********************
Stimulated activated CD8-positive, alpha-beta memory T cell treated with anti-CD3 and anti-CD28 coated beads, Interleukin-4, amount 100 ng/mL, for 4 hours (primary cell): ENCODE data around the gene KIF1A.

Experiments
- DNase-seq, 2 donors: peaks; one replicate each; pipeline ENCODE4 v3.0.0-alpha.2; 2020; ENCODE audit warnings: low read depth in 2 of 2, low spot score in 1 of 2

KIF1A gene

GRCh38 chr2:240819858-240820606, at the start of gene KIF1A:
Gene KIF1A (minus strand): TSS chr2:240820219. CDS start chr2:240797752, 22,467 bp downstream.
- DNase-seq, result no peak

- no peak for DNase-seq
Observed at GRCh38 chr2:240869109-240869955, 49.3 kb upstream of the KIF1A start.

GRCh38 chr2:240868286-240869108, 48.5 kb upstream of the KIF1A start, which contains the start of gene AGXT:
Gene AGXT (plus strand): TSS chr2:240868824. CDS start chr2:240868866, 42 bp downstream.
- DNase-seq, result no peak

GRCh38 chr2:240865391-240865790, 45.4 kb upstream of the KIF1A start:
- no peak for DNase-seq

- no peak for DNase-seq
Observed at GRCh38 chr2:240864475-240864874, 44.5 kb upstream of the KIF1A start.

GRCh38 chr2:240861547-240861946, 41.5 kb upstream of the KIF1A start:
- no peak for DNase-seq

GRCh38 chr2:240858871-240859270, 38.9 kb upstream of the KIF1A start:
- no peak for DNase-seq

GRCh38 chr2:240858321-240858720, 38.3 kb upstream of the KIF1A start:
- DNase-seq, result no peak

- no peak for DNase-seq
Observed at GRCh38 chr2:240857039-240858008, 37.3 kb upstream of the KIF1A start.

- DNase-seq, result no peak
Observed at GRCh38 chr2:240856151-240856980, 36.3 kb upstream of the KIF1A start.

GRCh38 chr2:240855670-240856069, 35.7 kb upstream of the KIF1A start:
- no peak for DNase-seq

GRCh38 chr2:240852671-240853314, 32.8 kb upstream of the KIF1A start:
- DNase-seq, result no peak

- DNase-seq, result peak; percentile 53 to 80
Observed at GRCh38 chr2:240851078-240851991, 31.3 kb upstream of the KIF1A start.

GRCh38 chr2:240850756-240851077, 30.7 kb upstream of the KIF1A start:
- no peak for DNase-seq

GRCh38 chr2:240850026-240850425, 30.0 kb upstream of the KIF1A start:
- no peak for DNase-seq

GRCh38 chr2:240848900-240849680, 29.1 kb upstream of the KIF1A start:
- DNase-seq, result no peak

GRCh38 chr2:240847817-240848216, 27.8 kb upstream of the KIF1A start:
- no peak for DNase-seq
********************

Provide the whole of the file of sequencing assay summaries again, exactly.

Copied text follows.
Stimulated activated CD8-positive, alpha-beta memory T cell treated with anti-CD3 and anti-CD28 coated beads, Interleukin-4, amount 100 ng/mL, for 4 hours (primary cell): ENCODE data around the gene KIF1A.

Experiments
- DNase-seq, 2 donors: peaks; one replicate each; pipeline ENCODE4 v3.0.0-alpha.2; 2020; ENCODE audit warnings: low read depth in 2 of 2, low spot score in 1 of 2

KIF1A gene

GRCh38 chr2:240819858-240820606, at the start of gene KIF1A:
Gene KIF1A (minus strand): TSS chr2:240820219. CDS start chr2:240797752, 22,467 bp downstream.
- DNase-seq, result no peak

- no peak for DNase-seq
Observed at GRCh38 chr2:240869109-240869955, 49.3 kb upstream of the KIF1A start.

GRCh38 chr2:240868286-240869108, 48.5 kb upstream of the KIF1A start, which contains the start of gene AGXT:
Gene AGXT (plus strand): TSS chr2:240868824. CDS start chr2:240868866, 42 bp downstream.
- DNase-seq, result no peak

GRCh38 chr2:240865391-240865790, 45.4 kb upstream of the KIF1A start:
- no peak for DNase-seq

- no peak for DNase-seq
Observed at GRCh38 chr2:240864475-240864874, 44.5 kb upstream of the KIF1A start.

GRCh38 chr2:240861547-240861946, 41.5 kb upstream of the KIF1A start:
- no peak for DNase-seq

GRCh38 chr2:240858871-240859270, 38.9 kb upstream of the KIF1A start:
- no peak for DNase-seq

GRCh38 chr2:240858321-240858720, 38.3 kb upstream of the KIF1A start:
- DNase-seq, result no peak

- no peak for DNase-seq
Observed at GRCh38 chr2:240857039-240858008, 37.3 kb upstream of the KIF1A start.

- DNase-seq, result no peak
Observed at GRCh38 chr2:240856151-240856980, 36.3 kb upstream of the KIF1A start.

GRCh38 chr2:240855670-240856069, 35.7 kb upstream of the KIF1A start:
- no peak for DNase-seq

GRCh38 chr2:240852671-240853314, 32.8 kb upstream of the KIF1A start:
- DNase-seq, result no peak

- DNase-seq, result peak; percentile 53 to 80
Observed at GRCh38 chr2:240851078-240851991, 31.3 kb upstream of the KIF1A start.

GRCh38 chr2:240850756-240851077, 30.7 kb upstream of the KIF1A start:
- no peak for DNase-seq

GRCh38 chr2:240850026-240850425, 30.0 kb upstream of the KIF1A start:
- no peak for DNase-seq

GRCh38 chr2:240848900-240849680, 29.1 kb upstream of the KIF1A start:
- DNase-seq, result no peak

GRCh38 chr2:240847817-240848216, 27.8 kb upstream of the KIF1A start:
- no peak for DNase-seq